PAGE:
Marie Curie for Kids is a fantastic way to explore the life and work of Marie Curie. It includes her personal background, work in physics and chemistry, and 21 activities and experiments that add a hands-on component to the book.


Other children’s books about Marie Curie include:

8. Instructions Not Included

Instructions Not Included: How a Team of Women Coded the Future introduces Betty Snyder, Jean Jennings, and Kay McNulty and their contributions to computer science during World War II.

9. Ada Lovelace, Poet of Science

There are several great picture books about the world’s first computer programmer, but my daughter and I especially enjoyed Ada Lovelace, Poet of Science. Ada’s story is interesting and inspiring on its own, but the fun and colorful illustrations make this book a joy to read.


For more on Ada Lovelace, consider the following titles:

10. Grace Hopper: Queen of Computer Code

Learn about computer scientist and United States rear admiral Grace Hopper with Grace Hopper: Queen of Computer Code:

“Who was Grace Hopper? A software tester, workplace jester, cherished mentor, ace inventor, avid reader, naval leader—AND rule breaker, chance taker, and troublemaker… Grace Hopper coined the term ‘computer bug’ and taught computers to ‘speak English.’ Throughout her life, Hopper succeeded in doing what no one had ever done before.”

Amazon

11. The Girl With a Mind for Math

The Girl With a Mind for Math is a picture book about American naval engineer Raye Montague. I especially like the timeline, biography, and chat with Raye Montague all featured at the end of this picture book.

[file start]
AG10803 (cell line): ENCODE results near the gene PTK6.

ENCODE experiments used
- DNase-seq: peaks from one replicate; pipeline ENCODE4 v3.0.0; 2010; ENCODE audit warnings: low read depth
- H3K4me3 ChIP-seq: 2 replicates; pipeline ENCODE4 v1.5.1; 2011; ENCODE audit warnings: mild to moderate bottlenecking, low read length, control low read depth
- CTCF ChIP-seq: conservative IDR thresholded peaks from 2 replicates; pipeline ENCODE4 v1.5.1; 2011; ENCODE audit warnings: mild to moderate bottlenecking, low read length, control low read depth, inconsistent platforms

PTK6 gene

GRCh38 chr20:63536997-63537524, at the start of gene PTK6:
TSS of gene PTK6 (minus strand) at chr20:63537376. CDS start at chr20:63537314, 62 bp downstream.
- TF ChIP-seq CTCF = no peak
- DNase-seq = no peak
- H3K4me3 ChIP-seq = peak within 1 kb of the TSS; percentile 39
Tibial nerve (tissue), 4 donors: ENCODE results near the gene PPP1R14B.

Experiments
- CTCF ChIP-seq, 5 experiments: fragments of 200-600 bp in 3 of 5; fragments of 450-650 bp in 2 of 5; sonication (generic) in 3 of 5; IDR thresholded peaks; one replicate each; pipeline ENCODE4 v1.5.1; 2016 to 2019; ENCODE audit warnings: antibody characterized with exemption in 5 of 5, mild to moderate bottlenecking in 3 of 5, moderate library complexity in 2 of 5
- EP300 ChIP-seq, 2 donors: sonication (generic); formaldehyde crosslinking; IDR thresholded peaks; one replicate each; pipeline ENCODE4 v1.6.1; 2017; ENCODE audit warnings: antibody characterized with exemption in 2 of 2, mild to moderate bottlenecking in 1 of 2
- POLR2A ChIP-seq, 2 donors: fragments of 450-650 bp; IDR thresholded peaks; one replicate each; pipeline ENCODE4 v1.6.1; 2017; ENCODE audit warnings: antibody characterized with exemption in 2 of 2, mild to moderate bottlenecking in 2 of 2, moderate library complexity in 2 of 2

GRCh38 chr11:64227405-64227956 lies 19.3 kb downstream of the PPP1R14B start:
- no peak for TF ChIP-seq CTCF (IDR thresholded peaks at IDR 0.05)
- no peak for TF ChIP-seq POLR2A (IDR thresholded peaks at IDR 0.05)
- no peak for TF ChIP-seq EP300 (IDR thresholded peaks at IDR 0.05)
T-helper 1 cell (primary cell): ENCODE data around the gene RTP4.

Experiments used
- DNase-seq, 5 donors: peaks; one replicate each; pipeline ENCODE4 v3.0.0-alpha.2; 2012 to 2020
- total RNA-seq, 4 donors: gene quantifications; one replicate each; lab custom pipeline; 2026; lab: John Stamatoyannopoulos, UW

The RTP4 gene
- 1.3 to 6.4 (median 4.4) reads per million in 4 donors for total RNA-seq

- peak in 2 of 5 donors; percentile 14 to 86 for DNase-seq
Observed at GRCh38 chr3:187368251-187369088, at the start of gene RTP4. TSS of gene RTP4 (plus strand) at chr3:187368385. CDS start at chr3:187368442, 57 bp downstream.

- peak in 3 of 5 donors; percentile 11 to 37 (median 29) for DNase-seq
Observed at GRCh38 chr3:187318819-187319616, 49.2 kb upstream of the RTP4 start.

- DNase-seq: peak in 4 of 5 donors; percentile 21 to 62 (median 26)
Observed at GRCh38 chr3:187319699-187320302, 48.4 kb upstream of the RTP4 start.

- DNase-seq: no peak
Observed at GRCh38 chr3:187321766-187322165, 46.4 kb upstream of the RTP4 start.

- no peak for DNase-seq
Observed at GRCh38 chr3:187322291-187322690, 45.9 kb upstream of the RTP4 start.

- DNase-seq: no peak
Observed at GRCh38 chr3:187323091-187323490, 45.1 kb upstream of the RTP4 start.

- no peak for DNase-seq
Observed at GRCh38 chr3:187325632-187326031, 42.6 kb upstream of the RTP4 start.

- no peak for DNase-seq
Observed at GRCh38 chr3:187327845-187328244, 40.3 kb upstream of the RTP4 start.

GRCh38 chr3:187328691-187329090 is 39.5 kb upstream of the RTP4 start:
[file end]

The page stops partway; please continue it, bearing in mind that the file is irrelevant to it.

12. The World Is Not a Rectangle

Architecture is a great example of math, science, technology, and engineering coming together under one umbrella. That’s why The World Is Not a Rectangle: A Portrait of Architect Zaha Hadid is a great one to add to your list of books about women in STEM.


Also worth noting, this Little People, BIG DREAMS book is an especially lovely way to explore Zaha Hadid’s life and accomplishments with younger readers.

13. Secret Engineer

Have you ever heard how the Brooklyn Bridge came to be? Secret Engineer: How Emily Roebling Built the Brooklyn Bridge tells the story of the New York landmark and how a surprising supervisor stepped in and held the project together when her husband, the chief engineer, could no longer oversee it.


Can’t find a copy of Secret Engineer? How Emily Saved the Bridge is another good picture book option about Emily Roebling and the Brooklyn Bridge.

14. Hedy Lamarr’s Double Life

It’s not every day you read about someone who has a star on the Hollywood Walk of Fame but also developed technology used by the US Navy, right? That’s what’s so cool about Hedy Lamarr.

I wasn’t familiar with this story until I came across Hedy Lamarr’s Double Life, but it’s one of my favorites from this list of children’s books about women in STEM.

15. Marvelous Mattie

If you’ve ever used a paper bag from a grocery store, you’ve been impacted by Margaret E. Knight and her inventions. You can read her story in Emily Arnold McCully’s Marvelous Mattie.


If you have trouble finding Marvelous Mattie, look for In the Bag! and Margaret Knight: Girl Inventor. Both are great picture book options that tell Margaret Knight’s story.


Looking for more children’s books about women who have changed the world? Here are some others to add to your reading list: